Criminal misconduct by CBP officers and members of the U.S. Border Patrol, which is part of CBP, recently hit a five-year high. The crimes ranged from corruption to child pornography to vehicular homicide to capital murder. A 2015 audit by CBP’s integrity advisory panel found that “arrests for corruption of CBP personnel far exceed, on a per capita basis, such arrests at other federal law enforcement agencies.” Corruption at the border is a problem severe enough for the FBI to have a dedicated task force solely for the purpose of identifying crooked CBP officers and Border Patrol agents. As The Daily Beast first reported, CBP officer Rhonda Lee Walker was arrested last month for allegedly using another officer’s computer login to sneak her undocumented housekeeper into Texas from Mexico after circumventing COVID-19 non-essential travel restrictions by scheduling an appointment for the woman to donate plasma at a clinic in Texas.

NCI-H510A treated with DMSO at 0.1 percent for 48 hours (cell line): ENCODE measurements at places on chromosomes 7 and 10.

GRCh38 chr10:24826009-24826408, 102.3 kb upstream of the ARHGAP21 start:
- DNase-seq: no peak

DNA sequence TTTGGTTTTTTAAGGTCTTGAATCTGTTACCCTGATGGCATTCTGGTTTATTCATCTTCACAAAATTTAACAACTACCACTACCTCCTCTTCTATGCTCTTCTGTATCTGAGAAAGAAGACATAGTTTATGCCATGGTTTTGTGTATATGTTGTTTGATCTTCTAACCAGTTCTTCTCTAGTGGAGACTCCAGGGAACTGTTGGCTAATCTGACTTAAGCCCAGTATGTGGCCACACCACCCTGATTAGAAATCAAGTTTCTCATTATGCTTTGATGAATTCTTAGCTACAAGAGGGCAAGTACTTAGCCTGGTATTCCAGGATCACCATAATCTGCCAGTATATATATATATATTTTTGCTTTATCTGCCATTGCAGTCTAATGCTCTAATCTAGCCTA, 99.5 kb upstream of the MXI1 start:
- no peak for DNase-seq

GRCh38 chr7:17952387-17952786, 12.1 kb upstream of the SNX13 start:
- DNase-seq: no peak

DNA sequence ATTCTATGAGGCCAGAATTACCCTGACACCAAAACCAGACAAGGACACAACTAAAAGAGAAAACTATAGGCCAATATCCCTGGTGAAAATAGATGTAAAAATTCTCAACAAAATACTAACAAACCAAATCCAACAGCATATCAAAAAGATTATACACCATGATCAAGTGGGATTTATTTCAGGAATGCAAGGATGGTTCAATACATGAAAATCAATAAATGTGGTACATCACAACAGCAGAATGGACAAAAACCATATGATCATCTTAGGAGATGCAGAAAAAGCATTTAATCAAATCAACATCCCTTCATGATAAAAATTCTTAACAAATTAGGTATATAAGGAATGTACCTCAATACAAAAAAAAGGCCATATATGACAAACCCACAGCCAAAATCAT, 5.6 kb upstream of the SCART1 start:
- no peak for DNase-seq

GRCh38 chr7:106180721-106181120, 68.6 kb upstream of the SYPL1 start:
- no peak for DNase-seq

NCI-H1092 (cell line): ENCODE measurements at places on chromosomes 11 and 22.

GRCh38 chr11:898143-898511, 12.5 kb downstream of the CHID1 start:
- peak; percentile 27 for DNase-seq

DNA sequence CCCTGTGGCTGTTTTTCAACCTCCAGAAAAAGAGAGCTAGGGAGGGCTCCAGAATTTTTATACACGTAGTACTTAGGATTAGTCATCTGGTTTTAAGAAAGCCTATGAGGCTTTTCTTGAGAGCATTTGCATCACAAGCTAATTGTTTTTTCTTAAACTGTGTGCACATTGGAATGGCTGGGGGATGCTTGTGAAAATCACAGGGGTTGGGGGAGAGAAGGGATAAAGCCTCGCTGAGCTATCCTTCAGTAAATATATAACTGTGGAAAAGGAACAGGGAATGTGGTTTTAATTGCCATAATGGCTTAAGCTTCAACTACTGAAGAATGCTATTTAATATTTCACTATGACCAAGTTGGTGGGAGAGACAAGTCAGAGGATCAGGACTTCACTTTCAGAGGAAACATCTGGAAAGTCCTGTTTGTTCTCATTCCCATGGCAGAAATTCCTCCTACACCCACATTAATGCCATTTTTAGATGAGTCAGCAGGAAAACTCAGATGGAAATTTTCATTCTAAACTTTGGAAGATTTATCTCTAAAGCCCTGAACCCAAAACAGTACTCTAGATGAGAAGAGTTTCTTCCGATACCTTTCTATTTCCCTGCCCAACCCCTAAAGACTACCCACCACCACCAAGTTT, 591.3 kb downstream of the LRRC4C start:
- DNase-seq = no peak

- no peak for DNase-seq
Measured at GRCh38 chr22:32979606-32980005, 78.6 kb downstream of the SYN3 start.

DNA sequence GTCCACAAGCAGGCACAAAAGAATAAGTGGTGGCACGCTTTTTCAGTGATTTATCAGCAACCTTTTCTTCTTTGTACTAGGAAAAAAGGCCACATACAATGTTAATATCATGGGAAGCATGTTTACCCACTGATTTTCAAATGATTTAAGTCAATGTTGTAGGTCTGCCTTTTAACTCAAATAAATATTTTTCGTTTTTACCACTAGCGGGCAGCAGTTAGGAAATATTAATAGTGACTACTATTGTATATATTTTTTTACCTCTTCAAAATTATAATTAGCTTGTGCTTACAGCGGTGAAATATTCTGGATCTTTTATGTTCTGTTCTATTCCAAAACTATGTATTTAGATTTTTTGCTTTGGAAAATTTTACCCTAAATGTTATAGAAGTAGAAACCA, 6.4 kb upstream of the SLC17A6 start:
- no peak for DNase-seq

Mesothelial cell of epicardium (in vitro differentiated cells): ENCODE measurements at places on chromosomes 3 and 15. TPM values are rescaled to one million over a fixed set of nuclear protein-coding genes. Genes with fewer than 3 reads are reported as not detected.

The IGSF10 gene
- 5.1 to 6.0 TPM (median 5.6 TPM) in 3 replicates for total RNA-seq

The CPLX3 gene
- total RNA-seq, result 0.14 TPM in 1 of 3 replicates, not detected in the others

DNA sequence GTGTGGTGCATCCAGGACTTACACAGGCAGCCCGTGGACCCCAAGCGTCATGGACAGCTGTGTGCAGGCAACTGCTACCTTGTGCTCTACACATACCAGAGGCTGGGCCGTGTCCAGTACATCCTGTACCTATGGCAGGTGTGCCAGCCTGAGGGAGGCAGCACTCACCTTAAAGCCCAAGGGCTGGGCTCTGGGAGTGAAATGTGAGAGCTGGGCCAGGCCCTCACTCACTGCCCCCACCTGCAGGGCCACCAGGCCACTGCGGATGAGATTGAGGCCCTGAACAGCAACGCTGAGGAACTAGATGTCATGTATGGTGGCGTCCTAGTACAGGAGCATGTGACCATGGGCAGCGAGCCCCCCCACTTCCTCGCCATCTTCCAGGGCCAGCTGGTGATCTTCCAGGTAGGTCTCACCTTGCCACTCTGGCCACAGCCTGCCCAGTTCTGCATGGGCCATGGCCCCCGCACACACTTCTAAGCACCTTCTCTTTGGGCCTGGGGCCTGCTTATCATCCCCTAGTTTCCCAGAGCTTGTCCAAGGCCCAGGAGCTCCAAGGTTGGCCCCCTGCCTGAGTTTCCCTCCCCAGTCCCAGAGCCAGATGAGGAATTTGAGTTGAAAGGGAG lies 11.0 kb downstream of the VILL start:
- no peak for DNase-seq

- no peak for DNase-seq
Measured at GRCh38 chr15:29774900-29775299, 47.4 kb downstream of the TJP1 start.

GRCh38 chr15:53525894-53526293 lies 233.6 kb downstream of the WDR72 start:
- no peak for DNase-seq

Jenn Budd, a former senior Border Patrol agent turned critic who now advocates for the undocumented, told The Daily Beast that the case “once again shows how poor the hiring standards and follow up background checks that are supposed to be done every five years are inadequate to stem the tide of corruption in the agency...Once again it’s not the agency that rooted out this corruption but an outside agency, showing CBP cannot be trusted to police themselves.”